Text Analysis Across Disciplines: Text Mining and Text Analysis

Term: 
Spring
Credits: 
2.0
Course Description: 

The goal of this course is to provide training in text mining simultaneously on two distinct levels. The material from both levels should be accessible and useful to social scientists as well as humanists, as strategies such as text mining, content analysis, sentiment analysis and entity extraction are becoming fundamental to research on large and diverse digital corpora.

The basic level is offered with no prerequisites, and is designed for students from the humanities or from qualitative social science backgrounds who are interested in learning the fundamentals of text analysis using computational methods. We will begin with typical source materials for qualitative research (archival records, interviews, print and online media, primary and secondary literature) and demonstrate how to collect and curate a full-text, machine-readable corpus, extract and standardize metadata, and then analyze and visualize the text. The last section of the course will look closely at how such techniques can be integrated with non-computational methods to create a balanced and nuanced analysis, which is informed by the ‘distant reading’ but does not sacrifice the complexities offered by close reading.

The more advanced level of the boot camp is designed for students who have some exposure to statistically-informed methods and query languages (SQL, python, R) and would like to apply these methods to the computational and statistical analysis of texts. Prerequisites will include Introduction to Statistics (or equivalent) and Introduction to R (or equivalent). We will also take students through the process of corpus creation, but at a much faster pace, as we will assume basic familiarity with scraping, OCR, and dataset curation. The more advanced level will offer more specific training in stylometry, entity extraction, and other features of natural language processing.

Topics covered:

  • corpus selection and cleaning
  • metadata collection
  • research question design
  • basic programming for textual analysis (R software environment and relevant packages: TM, stylo, ggplot2, topicmodels, klaR, etc.)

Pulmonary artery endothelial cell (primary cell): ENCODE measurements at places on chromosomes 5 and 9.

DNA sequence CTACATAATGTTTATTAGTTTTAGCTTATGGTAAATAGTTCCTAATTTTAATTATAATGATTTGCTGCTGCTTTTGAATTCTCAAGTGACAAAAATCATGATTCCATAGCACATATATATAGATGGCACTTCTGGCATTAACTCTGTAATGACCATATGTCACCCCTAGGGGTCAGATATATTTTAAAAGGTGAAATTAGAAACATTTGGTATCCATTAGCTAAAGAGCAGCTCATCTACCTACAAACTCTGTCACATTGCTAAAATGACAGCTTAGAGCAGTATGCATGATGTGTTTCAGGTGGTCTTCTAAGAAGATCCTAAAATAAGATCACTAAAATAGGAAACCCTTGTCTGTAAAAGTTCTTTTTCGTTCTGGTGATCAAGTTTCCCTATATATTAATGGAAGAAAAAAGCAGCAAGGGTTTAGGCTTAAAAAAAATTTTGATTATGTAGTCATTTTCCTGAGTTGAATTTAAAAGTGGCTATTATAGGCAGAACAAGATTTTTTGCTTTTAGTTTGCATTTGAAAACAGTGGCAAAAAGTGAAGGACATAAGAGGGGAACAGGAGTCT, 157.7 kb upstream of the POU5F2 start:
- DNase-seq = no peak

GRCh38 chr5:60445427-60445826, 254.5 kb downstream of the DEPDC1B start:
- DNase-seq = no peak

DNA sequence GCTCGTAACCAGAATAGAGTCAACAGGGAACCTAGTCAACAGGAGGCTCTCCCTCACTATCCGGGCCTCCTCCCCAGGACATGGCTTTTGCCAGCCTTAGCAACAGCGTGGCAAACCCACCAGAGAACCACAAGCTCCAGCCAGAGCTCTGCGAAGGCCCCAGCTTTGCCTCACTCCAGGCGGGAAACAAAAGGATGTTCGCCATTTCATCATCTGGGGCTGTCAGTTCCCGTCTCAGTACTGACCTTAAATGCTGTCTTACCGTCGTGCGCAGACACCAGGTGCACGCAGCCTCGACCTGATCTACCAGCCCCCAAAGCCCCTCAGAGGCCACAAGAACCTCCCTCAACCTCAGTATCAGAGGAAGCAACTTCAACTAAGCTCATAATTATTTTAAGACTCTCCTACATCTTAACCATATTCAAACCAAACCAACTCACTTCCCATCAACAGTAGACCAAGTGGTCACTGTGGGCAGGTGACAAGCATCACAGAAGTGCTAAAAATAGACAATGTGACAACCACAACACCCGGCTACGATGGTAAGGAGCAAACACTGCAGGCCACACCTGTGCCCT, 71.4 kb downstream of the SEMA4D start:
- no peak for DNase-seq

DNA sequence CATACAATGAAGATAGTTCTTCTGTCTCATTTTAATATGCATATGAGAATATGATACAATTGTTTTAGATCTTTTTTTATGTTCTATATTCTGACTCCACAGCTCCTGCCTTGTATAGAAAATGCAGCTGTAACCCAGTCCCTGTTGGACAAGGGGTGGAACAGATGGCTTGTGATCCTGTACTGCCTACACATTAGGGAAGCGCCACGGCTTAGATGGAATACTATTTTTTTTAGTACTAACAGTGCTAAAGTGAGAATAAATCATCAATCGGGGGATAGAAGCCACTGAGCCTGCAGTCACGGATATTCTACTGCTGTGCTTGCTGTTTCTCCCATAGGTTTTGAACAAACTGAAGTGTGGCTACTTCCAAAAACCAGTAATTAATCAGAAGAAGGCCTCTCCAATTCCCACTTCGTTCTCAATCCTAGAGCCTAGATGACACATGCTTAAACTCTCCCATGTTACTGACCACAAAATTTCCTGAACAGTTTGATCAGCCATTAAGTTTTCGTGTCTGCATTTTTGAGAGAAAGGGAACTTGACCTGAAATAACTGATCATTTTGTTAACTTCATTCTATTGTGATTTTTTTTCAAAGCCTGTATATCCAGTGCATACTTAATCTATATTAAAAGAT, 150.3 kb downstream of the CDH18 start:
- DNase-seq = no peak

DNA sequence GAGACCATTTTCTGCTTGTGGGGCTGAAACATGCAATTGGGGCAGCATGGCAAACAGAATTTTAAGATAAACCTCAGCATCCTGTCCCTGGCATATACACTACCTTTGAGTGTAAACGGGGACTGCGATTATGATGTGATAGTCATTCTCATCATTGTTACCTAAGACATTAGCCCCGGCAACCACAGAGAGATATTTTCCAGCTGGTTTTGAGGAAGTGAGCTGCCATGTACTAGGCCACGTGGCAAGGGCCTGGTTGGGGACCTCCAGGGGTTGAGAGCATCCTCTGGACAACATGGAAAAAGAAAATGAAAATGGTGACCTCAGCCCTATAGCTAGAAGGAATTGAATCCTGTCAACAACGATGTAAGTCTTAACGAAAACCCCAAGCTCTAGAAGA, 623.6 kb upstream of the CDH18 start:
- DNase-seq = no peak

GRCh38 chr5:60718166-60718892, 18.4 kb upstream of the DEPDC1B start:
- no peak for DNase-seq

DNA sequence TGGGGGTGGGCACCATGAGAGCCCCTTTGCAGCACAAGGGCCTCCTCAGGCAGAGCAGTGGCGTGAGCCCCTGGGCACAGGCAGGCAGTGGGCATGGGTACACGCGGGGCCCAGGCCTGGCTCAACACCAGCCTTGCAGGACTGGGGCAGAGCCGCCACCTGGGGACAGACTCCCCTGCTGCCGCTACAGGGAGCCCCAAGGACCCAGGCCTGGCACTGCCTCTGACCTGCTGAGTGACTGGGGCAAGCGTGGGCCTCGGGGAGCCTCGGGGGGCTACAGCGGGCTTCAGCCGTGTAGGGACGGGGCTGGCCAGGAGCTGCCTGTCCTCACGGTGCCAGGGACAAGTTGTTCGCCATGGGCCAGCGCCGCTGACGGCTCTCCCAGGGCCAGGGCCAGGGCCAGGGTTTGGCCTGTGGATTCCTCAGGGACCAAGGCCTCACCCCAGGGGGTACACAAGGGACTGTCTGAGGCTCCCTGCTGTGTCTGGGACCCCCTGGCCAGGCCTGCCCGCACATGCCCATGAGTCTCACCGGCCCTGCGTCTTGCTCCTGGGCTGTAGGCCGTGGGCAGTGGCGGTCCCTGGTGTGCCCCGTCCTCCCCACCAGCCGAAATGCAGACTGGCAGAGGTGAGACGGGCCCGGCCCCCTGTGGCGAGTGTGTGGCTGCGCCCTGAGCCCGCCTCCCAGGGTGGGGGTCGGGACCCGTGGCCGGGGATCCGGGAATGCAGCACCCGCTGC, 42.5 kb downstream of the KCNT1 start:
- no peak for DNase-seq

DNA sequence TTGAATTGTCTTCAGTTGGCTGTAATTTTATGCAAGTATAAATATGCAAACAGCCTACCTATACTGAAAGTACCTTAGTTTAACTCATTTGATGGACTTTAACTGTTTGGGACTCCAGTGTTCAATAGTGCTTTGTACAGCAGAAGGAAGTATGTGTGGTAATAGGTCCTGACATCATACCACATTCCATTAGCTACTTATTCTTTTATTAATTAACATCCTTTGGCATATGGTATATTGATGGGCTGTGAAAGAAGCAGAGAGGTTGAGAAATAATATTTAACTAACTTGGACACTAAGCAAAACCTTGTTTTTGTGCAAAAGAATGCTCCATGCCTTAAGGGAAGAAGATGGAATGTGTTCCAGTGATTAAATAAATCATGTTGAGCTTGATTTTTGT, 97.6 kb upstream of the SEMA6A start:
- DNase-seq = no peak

• applied statistical evaluation of results
  • topic modeling
  • stylometry (authorship attribution and forensic authorship analysis)
  • frequency analysis and genre
  • classification, variable selection and discriminant function analysis
  • natural language processing, part of speech tagging, named entity recognition

Learning Outcomes: 

By the end of this course, students in the basic level will be able to:

  • create and clean a full-text corpus selection
  • extract relevant metadata
  • design research questions appropriate to textual analysis
  • use out-of-the-box tools for textual analysis (Voyant, stylo, and basic packaged in the R software environment)

Students in the more advanced level will be able to

  • create and clean a full-text corpus selection
  • extract relevant metadata
  • design research questions appropriate to textual analysis
  • use out-of-the-box tools for textual analysis (Voyant, stylo, and basic packaged in the R software environment)
  • carry out stylometric analysis (authorship attribution and forensic authorship analysis)
  • carry out classification, variable selection and discriminant function analysis
  • work with the basic features of the Natural Language Processing Toolkit, part of speech tagging, named entity recognition
Assessment: 

Attendance  (25% of the final grade) This is an intensive course (4 meetings/week) which will only be effective is students commit to coming to every class, barring a major emergency or other unforeseen circumstances.

Practice sessions (25% of the final grade) We will assign online exercises and quizzes in each of the relevant methodologies to ensure that students deepen their comprehension from the receptive level to the pragmatic level. These exercises will not be graded, but simply marked for completion.

Final Project (50% of the final grade) In the last week of the boot camp, students will develop a small-scale text analysis project in their own area of interest. Students can work individually, or in small collaborative teams, as long as each team-member’s responsibilities and contributions are clearly identified.